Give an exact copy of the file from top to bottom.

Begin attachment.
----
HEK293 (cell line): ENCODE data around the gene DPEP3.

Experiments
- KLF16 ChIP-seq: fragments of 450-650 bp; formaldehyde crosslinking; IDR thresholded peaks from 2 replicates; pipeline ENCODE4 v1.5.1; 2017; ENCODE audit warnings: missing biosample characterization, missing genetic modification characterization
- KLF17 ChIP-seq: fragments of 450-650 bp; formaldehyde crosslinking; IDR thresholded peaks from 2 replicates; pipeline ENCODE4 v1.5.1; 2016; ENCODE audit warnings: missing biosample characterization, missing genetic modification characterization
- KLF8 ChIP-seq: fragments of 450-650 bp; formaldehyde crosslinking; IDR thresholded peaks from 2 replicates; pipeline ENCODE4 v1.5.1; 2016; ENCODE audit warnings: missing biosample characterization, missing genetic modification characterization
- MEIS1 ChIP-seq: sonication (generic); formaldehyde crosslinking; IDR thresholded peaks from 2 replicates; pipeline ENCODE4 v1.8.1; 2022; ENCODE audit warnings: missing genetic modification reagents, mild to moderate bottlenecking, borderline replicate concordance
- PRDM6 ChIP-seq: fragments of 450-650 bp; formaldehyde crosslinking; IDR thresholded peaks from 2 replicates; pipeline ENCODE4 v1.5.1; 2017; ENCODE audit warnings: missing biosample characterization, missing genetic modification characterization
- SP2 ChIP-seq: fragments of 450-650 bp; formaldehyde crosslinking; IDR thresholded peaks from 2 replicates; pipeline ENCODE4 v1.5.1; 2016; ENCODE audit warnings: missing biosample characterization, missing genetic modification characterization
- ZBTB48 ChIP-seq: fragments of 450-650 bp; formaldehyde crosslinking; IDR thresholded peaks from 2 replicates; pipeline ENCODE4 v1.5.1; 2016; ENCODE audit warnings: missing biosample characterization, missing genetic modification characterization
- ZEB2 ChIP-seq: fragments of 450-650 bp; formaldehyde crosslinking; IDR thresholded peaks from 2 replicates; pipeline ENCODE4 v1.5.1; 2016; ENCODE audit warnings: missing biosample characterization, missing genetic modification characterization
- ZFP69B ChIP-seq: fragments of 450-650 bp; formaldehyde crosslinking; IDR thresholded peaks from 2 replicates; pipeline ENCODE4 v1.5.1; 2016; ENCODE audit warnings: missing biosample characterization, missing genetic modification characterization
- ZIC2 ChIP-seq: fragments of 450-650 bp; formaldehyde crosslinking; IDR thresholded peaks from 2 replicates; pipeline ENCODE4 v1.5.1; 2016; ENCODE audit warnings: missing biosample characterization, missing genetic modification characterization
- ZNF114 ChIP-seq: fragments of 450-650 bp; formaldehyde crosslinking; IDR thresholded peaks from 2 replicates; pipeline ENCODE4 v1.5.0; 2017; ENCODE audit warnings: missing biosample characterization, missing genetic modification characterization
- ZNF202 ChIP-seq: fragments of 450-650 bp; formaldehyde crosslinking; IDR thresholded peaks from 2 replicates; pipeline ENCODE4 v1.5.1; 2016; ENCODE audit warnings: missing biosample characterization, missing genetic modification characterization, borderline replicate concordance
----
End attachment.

HEK293 (cell line): ENCODE data around the gene DPEP3.

Experiments
- KLF16 ChIP-seq: fragments of 450-650 bp; formaldehyde crosslinking; IDR thresholded peaks from 2 replicates; pipeline ENCODE4 v1.5.1; 2017; ENCODE audit warnings: missing biosample characterization, missing genetic modification characterization
- KLF17 ChIP-seq: fragments of 450-650 bp; formaldehyde crosslinking; IDR thresholded peaks from 2 replicates; pipeline ENCODE4 v1.5.1; 2016; ENCODE audit warnings: missing biosample characterization, missing genetic modification characterization
- KLF8 ChIP-seq: fragments of 450-650 bp; formaldehyde crosslinking; IDR thresholded peaks from 2 replicates; pipeline ENCODE4 v1.5.1; 2016; ENCODE audit warnings: missing biosample characterization, missing genetic modification characterization
- MEIS1 ChIP-seq: sonication (generic); formaldehyde crosslinking; IDR thresholded peaks from 2 replicates; pipeline ENCODE4 v1.8.1; 2022; ENCODE audit warnings: missing genetic modification reagents, mild to moderate bottlenecking, borderline replicate concordance
- PRDM6 ChIP-seq: fragments of 450-650 bp; formaldehyde crosslinking; IDR thresholded peaks from 2 replicates; pipeline ENCODE4 v1.5.1; 2017; ENCODE audit warnings: missing biosample characterization, missing genetic modification characterization
- SP2 ChIP-seq: fragments of 450-650 bp; formaldehyde crosslinking; IDR thresholded peaks from 2 replicates; pipeline ENCODE4 v1.5.1; 2016; ENCODE audit warnings: missing biosample characterization, missing genetic modification characterization
- ZBTB48 ChIP-seq: fragments of 450-650 bp; formaldehyde crosslinking; IDR thresholded peaks from 2 replicates; pipeline ENCODE4 v1.5.1; 2016; ENCODE audit warnings: missing biosample characterization, missing genetic modification characterization
- ZEB2 ChIP-seq: fragments of 450-650 bp; formaldehyde crosslinking; IDR thresholded peaks from 2 replicates; pipeline ENCODE4 v1.5.1; 2016; ENCODE audit warnings: missing biosample characterization, missing genetic modification characterization
- ZFP69B ChIP-seq: fragments of 450-650 bp; formaldehyde crosslinking; IDR thresholded peaks from 2 replicates; pipeline ENCODE4 v1.5.1; 2016; ENCODE audit warnings: missing biosample characterization, missing genetic modification characterization
- ZIC2 ChIP-seq: fragments of 450-650 bp; formaldehyde crosslinking; IDR thresholded peaks from 2 replicates; pipeline ENCODE4 v1.5.1; 2016; ENCODE audit warnings: missing biosample characterization, missing genetic modification characterization
- ZNF114 ChIP-seq: fragments of 450-650 bp; formaldehyde crosslinking; IDR thresholded peaks from 2 replicates; pipeline ENCODE4 v1.5.0; 2017; ENCODE audit warnings: missing biosample characterization, missing genetic modification characterization
- ZNF202 ChIP-seq: fragments of 450-650 bp; formaldehyde crosslinking; IDR thresholded peaks from 2 replicates; pipeline ENCODE4 v1.5.1; 2016; ENCODE audit warnings: missing biosample characterization, missing genetic modification characterization, borderline replicate concordance